New Republic says Jesse James movie is best of the year so far

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Gentleman bandit. Heartless killer. Confederate martyr. Rank opportunist. Inspiration. Abomination. Jesse James has been considered all of the above by various people at various times, but Andrew Dominik's The Assassination of Jesse James by the Coward Robert Ford is largely agnostic regarding such disputes. The film is concerned less with the content of James's character than with the meaning of his murder. Insofar as it asks a question, it is whether a man who has been elevated to myth can continue to coexist with mere mortals. The answer is right there in the title.

The film opens in September 1881, seven months before its titular act. James (Brad Pitt) is 34 years old and living in Kansas City under the name Thomas Howard. The legendary James-Younger gang--which had for years preyed upon banks, stagecoaches, trains, and even a county fair--is no more, its members all caught or killed, save for James and his older brother Frank (Sam Shepard). For a final train robbery, the two men assemble a motley crew of "petty thieves and country rubes," among them Charley Ford (Sam Rockwell) and his young brother Bob (Casey Affleck), an uncomfortably eager young outlaw. Frank does not take to the boy ("You don't have the ingredients, son," he explains), but Jesse is less discerning: "I don't care who comes with me, never have. That's why they call me gregarious."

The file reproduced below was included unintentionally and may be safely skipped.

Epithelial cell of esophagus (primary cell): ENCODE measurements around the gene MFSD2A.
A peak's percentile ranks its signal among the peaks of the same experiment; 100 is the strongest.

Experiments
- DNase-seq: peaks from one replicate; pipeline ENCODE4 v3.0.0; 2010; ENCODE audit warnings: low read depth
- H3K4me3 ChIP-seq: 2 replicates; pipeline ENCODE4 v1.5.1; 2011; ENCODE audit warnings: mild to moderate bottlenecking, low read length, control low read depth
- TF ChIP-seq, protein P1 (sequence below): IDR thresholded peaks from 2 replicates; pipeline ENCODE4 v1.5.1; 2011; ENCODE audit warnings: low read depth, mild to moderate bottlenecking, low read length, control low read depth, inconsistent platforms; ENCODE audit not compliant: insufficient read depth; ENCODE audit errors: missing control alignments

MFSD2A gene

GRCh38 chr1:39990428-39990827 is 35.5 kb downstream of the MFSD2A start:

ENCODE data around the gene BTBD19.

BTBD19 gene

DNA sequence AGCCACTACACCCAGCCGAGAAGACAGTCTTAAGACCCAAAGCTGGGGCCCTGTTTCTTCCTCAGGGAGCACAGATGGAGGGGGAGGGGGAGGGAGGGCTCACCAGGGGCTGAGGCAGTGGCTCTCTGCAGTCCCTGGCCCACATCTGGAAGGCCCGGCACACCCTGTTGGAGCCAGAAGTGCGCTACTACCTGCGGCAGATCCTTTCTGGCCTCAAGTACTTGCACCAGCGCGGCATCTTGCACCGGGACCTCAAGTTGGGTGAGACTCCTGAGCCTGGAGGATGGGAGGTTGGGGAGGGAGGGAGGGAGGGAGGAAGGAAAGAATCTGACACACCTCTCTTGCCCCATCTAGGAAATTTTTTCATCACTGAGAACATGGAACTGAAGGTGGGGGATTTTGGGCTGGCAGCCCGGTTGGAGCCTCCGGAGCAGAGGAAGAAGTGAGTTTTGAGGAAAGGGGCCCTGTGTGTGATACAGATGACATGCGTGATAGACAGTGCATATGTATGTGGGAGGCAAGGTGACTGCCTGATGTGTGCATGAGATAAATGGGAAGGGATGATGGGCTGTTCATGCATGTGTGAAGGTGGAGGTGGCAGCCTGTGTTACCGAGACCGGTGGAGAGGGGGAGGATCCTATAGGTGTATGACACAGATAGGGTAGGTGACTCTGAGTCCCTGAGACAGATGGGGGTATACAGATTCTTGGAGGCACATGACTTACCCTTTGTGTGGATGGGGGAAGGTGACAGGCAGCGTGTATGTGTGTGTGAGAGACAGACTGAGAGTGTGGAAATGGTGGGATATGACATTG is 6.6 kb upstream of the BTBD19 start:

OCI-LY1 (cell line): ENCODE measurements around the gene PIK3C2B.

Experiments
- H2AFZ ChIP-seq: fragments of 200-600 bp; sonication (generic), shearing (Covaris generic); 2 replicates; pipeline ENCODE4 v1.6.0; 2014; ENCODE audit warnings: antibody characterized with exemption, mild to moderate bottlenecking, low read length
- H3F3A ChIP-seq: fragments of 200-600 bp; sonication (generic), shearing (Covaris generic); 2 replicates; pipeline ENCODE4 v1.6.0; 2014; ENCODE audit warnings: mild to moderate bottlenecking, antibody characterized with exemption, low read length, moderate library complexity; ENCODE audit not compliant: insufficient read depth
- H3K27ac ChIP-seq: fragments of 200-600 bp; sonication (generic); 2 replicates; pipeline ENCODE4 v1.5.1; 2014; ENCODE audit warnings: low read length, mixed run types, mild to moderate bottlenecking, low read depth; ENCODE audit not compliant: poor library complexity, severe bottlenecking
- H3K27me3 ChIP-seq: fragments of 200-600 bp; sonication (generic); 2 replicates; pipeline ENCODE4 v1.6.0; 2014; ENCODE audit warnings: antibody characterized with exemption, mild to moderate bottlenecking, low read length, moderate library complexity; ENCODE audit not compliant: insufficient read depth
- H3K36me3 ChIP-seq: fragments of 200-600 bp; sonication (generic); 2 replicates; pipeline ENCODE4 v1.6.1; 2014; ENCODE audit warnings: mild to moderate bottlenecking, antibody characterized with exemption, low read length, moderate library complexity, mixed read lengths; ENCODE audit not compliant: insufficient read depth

The train job takes place at night in the Missouri woods, and Dominik stages the scene with uncommon beauty. The gang has thrown a lumber barricade across the tracks and, as the locomotive approaches it, its lone eye shines like a porthole to another world. If the opening heist in 3:10 to Yuma, the season's first attempt at revivifying the Western, had all the rowdiness of a sporting event, The Assassination's resembles opera. It is the first of many wonders in a stately epic that, at two hours and forty minutes, takes its time and rewards those willing to do the same....
Read entire article at Christopher Orr in the New Republic

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